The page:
This Spotify Podcast or WordPress Blog Post is in response to inquiries about the tax consequences of Walking away from your Mortgage.
If you have a mortgage from a commercial lender and stop making payments, the lender will begin foreclosure proceedings and either go to court to get a judgment against you or write off the debt. If the lender cancels or forgives the debt, you may have to include the cancelled amount in income for tax purposes, depending on the circumstances. When you borrowed the money you were not required to include the loan proceeds in income because you had an obligation to repay the lender. When that obligation is subsequently forgiven, the amount you received as loan proceeds is reportable as income because you no longer have an obligation to repay the lender. The lender is usually required to report the amount of the canceled debt to you and the IRS on a Form 1099-C, Cancellation of Debt. This amount may be reduced by any proceeds the lender receives from selling your home.
While cancellation of debt is generally taxable, there are certain situations in which it is not. The most common situations when cancellation of debt income is not taxable include:
(1) Bankruptcy: Debts discharged through bankruptcy are not considered taxable income
(2) Insolvency: If you are insolvent when the debt is cancelled, some or all of the cancelled debt may not be taxable .to you. You are insolvent when your total debts are more than the fair market value of your total assets. Insolvency can be fairly complex to determine and the assistance of a tax professional is recommended if you believe you qualify for this exception.
(3) Certain farm debts: If you incurred the debt directly in operation of a farm, more than half your income from the prior three years was from farming, and the loan was owed to a person or agency regularly engaged in lending, your cancelled debt is generally not considered taxable income. The rules applicable to farmers are complex and, again, the assistance of a tax professional is recommended if you believe you qualify for this exception.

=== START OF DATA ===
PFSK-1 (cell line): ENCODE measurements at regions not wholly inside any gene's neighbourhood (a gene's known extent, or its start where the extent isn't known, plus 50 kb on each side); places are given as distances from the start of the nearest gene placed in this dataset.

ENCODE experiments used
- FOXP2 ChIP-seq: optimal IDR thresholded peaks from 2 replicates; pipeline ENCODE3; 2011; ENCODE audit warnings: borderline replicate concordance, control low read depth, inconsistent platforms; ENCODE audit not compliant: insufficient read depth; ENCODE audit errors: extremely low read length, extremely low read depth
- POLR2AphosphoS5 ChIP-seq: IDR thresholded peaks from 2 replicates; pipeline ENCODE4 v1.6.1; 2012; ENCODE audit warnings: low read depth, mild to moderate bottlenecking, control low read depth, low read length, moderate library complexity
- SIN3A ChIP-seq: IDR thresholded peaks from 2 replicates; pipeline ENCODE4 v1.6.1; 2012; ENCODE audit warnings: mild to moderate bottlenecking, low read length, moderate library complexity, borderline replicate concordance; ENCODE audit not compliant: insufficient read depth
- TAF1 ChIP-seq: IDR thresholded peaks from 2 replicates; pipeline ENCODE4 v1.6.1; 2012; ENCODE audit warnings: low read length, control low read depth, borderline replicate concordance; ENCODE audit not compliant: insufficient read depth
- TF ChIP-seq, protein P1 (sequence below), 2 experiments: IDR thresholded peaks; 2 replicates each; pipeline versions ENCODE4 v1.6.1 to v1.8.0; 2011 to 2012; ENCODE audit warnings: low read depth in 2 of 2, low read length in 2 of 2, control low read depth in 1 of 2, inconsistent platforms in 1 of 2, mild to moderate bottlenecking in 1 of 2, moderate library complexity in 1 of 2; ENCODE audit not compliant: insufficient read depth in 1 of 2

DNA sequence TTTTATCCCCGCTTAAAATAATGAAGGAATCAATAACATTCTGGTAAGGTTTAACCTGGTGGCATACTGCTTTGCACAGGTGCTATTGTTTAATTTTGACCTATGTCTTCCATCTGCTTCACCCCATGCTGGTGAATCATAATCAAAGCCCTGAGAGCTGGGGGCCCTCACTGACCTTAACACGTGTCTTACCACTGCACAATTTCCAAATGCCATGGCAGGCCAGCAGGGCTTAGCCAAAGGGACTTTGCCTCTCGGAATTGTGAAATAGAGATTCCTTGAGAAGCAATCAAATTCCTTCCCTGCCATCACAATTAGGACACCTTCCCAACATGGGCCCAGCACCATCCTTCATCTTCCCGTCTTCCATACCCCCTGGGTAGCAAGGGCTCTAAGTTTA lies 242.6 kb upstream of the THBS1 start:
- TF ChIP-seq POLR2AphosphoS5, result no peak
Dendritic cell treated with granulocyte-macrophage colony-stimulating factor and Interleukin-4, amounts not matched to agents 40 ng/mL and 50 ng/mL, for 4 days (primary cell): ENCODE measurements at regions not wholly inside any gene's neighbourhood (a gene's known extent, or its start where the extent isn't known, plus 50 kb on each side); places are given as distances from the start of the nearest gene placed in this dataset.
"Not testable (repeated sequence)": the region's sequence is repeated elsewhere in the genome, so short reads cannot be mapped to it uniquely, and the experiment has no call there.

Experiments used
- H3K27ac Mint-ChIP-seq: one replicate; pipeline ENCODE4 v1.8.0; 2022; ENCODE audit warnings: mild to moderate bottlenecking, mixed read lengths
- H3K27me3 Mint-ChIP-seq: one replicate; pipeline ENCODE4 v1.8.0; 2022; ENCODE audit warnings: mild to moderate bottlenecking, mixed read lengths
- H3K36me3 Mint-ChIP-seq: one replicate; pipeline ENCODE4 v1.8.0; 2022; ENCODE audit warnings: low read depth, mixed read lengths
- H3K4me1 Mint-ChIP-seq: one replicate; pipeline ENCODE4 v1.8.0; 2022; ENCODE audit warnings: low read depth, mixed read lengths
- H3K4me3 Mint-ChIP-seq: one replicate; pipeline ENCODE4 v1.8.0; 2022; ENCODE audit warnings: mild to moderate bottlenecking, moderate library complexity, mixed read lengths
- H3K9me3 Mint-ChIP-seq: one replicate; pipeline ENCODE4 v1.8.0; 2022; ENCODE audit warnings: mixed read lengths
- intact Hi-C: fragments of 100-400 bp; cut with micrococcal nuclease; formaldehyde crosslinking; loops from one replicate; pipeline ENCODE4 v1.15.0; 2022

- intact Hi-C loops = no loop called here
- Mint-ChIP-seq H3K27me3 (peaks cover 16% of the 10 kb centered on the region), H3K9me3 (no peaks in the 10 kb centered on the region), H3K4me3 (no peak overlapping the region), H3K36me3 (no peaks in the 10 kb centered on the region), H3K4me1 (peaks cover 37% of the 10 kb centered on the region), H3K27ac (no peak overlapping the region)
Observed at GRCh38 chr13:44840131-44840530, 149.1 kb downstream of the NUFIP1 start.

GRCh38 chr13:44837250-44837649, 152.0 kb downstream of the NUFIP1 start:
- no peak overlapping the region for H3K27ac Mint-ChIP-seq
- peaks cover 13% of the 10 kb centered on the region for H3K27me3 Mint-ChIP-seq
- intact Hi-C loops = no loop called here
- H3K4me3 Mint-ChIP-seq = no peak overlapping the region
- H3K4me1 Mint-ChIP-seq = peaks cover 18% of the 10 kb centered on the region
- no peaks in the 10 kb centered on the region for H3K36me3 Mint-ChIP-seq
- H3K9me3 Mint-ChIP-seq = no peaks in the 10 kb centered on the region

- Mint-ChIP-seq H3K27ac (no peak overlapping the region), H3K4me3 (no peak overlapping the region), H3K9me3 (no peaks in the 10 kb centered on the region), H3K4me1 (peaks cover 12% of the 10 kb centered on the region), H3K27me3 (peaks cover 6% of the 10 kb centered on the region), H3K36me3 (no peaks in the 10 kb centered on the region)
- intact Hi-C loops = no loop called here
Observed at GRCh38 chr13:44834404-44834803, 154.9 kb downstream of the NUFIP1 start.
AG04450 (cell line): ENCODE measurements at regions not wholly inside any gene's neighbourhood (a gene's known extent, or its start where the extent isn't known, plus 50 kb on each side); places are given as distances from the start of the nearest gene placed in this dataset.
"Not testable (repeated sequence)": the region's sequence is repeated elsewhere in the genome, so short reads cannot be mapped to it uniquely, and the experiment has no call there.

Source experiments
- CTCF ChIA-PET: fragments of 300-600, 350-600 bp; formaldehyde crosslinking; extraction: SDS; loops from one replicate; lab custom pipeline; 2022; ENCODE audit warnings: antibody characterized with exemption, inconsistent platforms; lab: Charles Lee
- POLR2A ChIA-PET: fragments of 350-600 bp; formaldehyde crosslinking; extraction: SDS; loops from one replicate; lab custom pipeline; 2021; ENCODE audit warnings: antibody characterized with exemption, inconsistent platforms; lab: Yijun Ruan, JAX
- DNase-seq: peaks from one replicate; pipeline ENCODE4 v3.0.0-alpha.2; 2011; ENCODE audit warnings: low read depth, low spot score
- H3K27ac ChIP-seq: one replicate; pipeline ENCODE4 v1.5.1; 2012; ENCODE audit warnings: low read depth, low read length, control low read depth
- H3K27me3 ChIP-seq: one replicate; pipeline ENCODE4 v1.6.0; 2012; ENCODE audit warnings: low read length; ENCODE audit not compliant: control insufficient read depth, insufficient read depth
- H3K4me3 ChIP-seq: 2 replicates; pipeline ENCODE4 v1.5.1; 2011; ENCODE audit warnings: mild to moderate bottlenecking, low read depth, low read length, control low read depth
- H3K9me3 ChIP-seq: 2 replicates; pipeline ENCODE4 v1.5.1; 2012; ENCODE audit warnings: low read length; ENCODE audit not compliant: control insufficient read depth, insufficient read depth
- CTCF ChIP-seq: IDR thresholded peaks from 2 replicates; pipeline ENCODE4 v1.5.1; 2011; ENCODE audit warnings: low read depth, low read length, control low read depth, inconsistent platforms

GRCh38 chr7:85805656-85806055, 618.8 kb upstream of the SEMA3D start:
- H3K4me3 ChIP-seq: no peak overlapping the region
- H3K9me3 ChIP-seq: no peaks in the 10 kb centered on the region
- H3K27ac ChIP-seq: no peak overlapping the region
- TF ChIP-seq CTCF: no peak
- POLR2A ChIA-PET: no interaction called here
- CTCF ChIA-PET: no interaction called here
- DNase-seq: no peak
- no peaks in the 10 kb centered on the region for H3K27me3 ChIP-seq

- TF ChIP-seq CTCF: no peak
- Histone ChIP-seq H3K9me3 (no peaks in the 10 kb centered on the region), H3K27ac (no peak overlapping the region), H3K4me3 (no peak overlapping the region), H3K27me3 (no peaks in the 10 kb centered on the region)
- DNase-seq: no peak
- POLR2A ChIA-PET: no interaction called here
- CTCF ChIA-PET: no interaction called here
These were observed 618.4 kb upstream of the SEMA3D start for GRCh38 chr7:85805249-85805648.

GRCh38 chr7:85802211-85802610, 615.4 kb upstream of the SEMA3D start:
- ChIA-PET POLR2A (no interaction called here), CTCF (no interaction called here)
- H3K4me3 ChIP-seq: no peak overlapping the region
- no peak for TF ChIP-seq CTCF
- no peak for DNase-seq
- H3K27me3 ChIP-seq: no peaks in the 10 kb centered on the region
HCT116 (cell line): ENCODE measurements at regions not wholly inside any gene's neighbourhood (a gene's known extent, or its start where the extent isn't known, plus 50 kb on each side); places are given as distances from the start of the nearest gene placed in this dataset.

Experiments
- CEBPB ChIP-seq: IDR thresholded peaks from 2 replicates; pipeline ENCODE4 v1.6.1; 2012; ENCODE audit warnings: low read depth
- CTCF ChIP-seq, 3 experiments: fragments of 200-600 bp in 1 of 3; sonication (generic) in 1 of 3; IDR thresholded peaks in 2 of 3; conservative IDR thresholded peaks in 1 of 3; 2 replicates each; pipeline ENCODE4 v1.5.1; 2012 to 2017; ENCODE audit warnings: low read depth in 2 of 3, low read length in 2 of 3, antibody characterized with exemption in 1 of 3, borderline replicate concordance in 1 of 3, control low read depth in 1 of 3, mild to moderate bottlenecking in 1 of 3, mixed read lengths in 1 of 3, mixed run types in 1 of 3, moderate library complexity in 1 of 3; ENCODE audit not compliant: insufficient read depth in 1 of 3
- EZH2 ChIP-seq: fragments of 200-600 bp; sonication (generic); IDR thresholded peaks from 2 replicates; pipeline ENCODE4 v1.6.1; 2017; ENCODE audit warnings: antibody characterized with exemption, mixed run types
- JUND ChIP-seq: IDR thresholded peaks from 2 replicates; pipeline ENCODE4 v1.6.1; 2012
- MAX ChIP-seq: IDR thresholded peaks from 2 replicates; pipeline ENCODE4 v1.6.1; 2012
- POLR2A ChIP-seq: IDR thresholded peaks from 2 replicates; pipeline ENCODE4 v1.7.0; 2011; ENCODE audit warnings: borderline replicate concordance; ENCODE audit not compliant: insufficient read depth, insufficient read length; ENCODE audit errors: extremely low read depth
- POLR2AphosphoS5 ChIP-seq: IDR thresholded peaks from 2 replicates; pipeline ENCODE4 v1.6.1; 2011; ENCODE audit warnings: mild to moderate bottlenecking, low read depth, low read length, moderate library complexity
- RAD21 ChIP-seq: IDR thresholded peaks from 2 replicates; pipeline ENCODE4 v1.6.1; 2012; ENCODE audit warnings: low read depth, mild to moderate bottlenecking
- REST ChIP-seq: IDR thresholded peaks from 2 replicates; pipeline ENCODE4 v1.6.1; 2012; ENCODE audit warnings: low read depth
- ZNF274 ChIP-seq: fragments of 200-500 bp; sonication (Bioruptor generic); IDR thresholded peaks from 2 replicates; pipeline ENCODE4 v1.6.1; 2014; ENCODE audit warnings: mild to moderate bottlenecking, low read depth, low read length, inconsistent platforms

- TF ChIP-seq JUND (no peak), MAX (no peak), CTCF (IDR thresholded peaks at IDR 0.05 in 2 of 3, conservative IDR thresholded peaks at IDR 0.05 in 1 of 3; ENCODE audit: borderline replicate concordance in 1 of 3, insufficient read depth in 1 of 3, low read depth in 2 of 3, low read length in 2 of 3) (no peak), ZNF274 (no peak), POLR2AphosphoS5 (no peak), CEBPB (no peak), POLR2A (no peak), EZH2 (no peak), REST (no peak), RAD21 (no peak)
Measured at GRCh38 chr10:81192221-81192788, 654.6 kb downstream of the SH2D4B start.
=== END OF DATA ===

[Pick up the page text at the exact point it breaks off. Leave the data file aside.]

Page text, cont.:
(4) Non-recourse loans: A non-recourse loan is a loan for which the lender’s only remedy in case of default is to repossess the property being financed or used as collateral. That is, the lender cannot pursue you personally in case of default. Forgiveness of a non-recourse loan resulting from a foreclosure does not result in cancellation of debt income. However, it may result in other tax consequences.
Note that losses from the sale or foreclosure of personal property are not deductible.
Please call me at your earliest convenience so we can discuss your particular situation and what we might do to mitigate any adverse tax consequences.
Please contact the office of Don Fitch Accountancy at (760)567-3110 or Email Don.Fitch@CPA.com if you have any questions or would like additional information.
DON FITCH, CPA
74478 Highway 111 #3
Palm Desert, CA 92260
Toll Free: (877)CPA-Help or (877)272-4357
P.S. My firm is based upon referrals. Please feel free to refer my firm to anyone you know that is looking for a new CPA and/or tax preparer. Thank you in advance.
(Updated 04292021 320-580)